When Monkeys Attack

jungle

Yesterday I got lost in the jungle.

It began when I ventured into the inner depths of the forests outside of Kaohsiung, Taiwan. The lush greenery above trapped the hot, sticky air near the jungle floor, causing sweat to gush from my pores as I hiked the rugged trail. As I made my way up the jungle slope I passed a few Taiwanese hikers, who greeted me with friendly ni-haos.

Everything was going well. The mountain wasn’t particularly tall, nor the hiking particularly difficult. Besides, I was following the signs — signs never lie, right?

Well, perhaps signs never lie, but they do have a nasty habit of disappearing at the most opportune times, kind of like that guy at a dinner outing who always excuses himself to the bathroom just as the bill shows up.

Anyway, I must’ve made a wrong turn somewhere, because I found myself alone in the thick of the woods with no signage to guide me. Dense vegetation overgrew the trail, chirping birds echoed in the distance. My feet glided over the rocks and tree roots as I cautiously waded through the eerie jungle.

Ahead, I saw a clearing. I ran forward, my heart racing in anticipation. I burst out from the tree cover … and there was a cliff, just inches from the ends of my toes.

I calmed myself with a deep breath. It’s okay — I can just turn back and return the way I came, I thought. So I spun around and began to head back into the jungle.

That’s when the real trouble began.

There before me stood a gang of monkeys a dozen strong; short but angry, tiny but vicious. They inched closer, circling around me with hunger in their eyes. I took one step backwards, then another — the heel of my shoe hung over the cliff’s edge, leaving me with no means of escape. I didn’t know what the monkeys had planned for me, but it looked like I had no choice but to find out.

Wait! I felt at my back pocket — it was there!

Henry and his passportIn a single, swift motion, I pulled out my American passport. It’s blue cover gleamed in the bright sunlight. I held it before me like a badge of honor.

“The NSA is watching your every move!” I shouted, “Don’t come any closer, or the drones will strike!”

The monkeys looked back and forth, eyeing each other, then took a moment to deliberate in monkey-speak. A moment later, one stepped forward and spoke to me in perfect English.

“It’s not every day we get an American in these parts,” he said. “Come on — drinks are on us.”

I raised an eyebrow — I no longer had any idea what the hell was going on. Eh, why not? I thought with a shrug.

The monkeys led me through the jungle to their secret hideout — an abandoned shack, hidden deep behind the underbrush. I ducked through the entryway, and poked my head inside.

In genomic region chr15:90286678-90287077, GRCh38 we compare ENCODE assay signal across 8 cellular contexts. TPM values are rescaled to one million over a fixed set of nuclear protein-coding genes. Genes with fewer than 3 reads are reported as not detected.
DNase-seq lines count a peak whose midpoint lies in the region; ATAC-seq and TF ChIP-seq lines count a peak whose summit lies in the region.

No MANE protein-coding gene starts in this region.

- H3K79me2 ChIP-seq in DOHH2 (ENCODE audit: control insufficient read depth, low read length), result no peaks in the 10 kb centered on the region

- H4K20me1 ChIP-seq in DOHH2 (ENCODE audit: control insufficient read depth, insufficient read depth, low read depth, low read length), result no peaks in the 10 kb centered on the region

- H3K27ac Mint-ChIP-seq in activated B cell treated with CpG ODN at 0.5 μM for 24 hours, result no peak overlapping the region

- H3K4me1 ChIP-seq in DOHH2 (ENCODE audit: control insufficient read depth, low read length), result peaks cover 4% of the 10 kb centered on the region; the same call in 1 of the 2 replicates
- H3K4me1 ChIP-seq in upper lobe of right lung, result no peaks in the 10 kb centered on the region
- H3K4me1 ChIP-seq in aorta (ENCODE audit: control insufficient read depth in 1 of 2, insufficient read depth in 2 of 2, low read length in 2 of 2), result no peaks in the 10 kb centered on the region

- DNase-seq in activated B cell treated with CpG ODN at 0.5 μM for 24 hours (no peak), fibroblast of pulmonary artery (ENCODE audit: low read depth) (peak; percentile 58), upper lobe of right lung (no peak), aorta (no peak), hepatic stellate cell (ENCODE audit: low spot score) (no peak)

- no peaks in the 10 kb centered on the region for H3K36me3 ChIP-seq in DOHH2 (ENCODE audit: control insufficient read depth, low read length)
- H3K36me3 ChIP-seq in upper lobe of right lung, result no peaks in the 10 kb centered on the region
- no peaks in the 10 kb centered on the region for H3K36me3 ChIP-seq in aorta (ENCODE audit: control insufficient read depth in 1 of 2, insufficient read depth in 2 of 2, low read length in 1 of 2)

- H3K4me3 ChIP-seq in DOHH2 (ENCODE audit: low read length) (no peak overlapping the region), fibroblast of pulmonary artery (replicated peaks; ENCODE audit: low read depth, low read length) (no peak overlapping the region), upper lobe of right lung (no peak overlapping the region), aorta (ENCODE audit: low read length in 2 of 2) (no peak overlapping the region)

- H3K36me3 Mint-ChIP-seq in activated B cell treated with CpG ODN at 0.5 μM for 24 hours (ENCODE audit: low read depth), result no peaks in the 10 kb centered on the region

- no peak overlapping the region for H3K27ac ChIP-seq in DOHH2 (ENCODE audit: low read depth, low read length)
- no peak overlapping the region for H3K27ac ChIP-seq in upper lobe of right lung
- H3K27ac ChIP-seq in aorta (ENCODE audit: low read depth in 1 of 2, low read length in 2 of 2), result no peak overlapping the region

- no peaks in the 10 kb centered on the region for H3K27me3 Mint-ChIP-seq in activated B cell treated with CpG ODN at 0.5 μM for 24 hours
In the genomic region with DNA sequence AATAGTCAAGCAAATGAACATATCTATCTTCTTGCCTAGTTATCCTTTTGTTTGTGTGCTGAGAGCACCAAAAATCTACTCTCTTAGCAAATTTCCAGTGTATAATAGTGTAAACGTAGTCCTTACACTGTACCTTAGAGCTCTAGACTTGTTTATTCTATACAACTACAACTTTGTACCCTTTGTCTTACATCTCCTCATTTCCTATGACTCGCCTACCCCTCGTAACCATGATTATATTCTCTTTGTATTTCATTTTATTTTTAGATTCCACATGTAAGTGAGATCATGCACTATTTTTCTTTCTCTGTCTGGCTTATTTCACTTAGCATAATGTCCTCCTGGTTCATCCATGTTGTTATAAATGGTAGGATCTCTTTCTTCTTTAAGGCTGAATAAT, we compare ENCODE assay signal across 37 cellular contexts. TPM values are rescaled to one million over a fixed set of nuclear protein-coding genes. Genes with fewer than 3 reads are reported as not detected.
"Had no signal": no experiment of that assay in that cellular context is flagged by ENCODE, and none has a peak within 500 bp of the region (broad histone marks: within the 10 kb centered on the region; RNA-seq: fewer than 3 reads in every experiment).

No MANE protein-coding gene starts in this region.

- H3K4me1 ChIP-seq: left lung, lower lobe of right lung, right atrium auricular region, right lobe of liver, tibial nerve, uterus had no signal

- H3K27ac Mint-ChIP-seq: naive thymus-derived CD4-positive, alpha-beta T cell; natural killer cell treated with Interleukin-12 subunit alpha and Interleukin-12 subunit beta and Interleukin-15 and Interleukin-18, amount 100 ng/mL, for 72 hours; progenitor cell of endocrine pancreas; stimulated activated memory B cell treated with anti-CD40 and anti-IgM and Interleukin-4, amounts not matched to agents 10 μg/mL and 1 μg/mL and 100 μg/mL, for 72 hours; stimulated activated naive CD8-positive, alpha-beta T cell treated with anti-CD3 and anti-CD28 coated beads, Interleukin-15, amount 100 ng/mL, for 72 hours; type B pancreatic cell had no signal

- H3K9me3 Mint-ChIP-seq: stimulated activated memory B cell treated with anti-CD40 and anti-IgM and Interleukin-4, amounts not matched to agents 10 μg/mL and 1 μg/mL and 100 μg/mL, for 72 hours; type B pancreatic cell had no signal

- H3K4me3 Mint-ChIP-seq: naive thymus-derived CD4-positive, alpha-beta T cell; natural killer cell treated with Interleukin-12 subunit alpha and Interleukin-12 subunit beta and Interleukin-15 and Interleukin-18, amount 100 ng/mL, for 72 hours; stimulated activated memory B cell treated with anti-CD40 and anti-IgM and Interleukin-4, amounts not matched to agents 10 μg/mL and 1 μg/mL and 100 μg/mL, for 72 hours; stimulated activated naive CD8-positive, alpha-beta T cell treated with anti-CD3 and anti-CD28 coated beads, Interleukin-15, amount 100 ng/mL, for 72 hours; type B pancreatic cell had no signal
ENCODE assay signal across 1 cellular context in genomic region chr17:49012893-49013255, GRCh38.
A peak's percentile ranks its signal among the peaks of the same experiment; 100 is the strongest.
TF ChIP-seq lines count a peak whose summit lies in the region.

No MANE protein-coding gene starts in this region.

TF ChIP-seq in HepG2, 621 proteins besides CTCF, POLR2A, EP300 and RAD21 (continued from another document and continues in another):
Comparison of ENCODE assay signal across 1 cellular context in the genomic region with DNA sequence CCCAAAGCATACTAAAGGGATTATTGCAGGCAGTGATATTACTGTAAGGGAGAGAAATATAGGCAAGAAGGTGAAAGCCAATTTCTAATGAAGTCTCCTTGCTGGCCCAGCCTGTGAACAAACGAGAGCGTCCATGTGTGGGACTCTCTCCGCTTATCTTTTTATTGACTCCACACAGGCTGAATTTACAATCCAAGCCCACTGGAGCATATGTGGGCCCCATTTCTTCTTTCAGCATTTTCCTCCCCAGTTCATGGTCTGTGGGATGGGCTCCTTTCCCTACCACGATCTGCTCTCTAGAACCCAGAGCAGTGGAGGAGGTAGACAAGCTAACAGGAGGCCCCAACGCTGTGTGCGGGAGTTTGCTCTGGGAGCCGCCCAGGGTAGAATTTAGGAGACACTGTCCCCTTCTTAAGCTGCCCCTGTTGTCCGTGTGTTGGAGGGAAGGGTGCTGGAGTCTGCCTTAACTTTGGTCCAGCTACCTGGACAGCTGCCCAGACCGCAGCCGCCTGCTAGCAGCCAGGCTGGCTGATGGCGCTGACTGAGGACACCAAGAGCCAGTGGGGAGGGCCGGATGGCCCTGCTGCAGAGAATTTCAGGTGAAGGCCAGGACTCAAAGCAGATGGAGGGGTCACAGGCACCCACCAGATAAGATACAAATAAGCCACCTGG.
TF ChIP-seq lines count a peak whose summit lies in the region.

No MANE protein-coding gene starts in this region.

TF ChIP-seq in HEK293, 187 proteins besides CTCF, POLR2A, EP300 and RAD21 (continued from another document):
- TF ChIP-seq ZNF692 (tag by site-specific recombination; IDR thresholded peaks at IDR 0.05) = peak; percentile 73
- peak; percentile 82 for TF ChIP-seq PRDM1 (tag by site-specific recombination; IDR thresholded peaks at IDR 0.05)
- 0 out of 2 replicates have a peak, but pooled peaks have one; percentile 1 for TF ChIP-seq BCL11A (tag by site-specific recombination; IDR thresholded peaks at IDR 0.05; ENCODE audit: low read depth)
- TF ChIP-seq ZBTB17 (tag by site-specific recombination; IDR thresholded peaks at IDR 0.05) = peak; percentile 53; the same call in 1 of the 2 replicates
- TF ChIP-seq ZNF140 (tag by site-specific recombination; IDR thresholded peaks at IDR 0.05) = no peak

Light streamed through the empty rectangles where windows used to be, providing ample light for the small, one room building. On the tables scattered around the room, I saw empty cocktail glasses and a few decks of cards — these primates knew how to party.

Monkey on a mountain

In the back corner sat a wizened old monkey, his hair white from old age. “Have a seat,” he said. I obliged, sitting down at the nearest table.
The old monkey snapped his fingers, and two of the younger monkeys came to his side. “Two Mai Tais — with our best rum,” he said. The younger monkeys nodded and ran off.

“You’ve come a long way. Tell me abut your homeland.”

I cleared my throat, and began to tell him about Wisconsin, about the big Holstein cows, the fresh yellow cheese, and the glorious Green Bay Packers. As I went on at length about my home state, the servant monkeys returned and handed me a Mai Tai — sweet and tangy. I continued to tell the elder monkey all about my travels.

We spoke for quite some time. In fact, it turned out we had quite a bit in common. He told me about how the local berry bank had been running a Ponzi scheme, causing him to lose all of his investments, as well as about how all the pollution from China obscured his view of sunny Kaohsiung. I nodded in agreement — in fact, his tale of monkey life brought a tear to my eye.

Pollution in Kaohsiung

Eventually, the sunlight through the empty windowpane began to fade, signalling that late afternoon had come.

“How do I get back to the subway station?” I asked.

“Don’t worry — we’ll show you the way.” Again he snapped his fingers, calling servant came to his side, then whispered something into the servant monkey’s ear.

The servant monkey looked at me. “Come on,” he said, gesturing with a bob of his head. He led me out the door and we began our descent down the mountain.

After five minutes of bushwhacking through the foliage, he’d led me to a trail I recognized, complete with  signs.

“Thanks — I can take it from here,” I said.

“You sure?” the monkey asked.

“Yeah.”

“Suit yourself.” The monkey bounded to a nearby tree and began to swing up it, branch by branch. I smiled as I watched him go, then turned to take another look at the trail sign. The subway station wasn’t far — just a fifteen minute walk and I’d be right back where I’d started.

I meandered down the trail, then continued along the sides of the narrow, curbless streets until I reached my destination.

As I stepped onto the escalator and let it carry me towards the tracks, I listened to the song playing over the PA:

Cheer up, Sleepy Jean.
Oh, what can it mean.
To a daydream believer
And a homecoming queen.

I blinked a few times … then shook my head.

It seems that no matter where I go, the Monkees won’t let me be.

Henry Olsen

Writer, adventurer, and humble servant of the universe since 1986.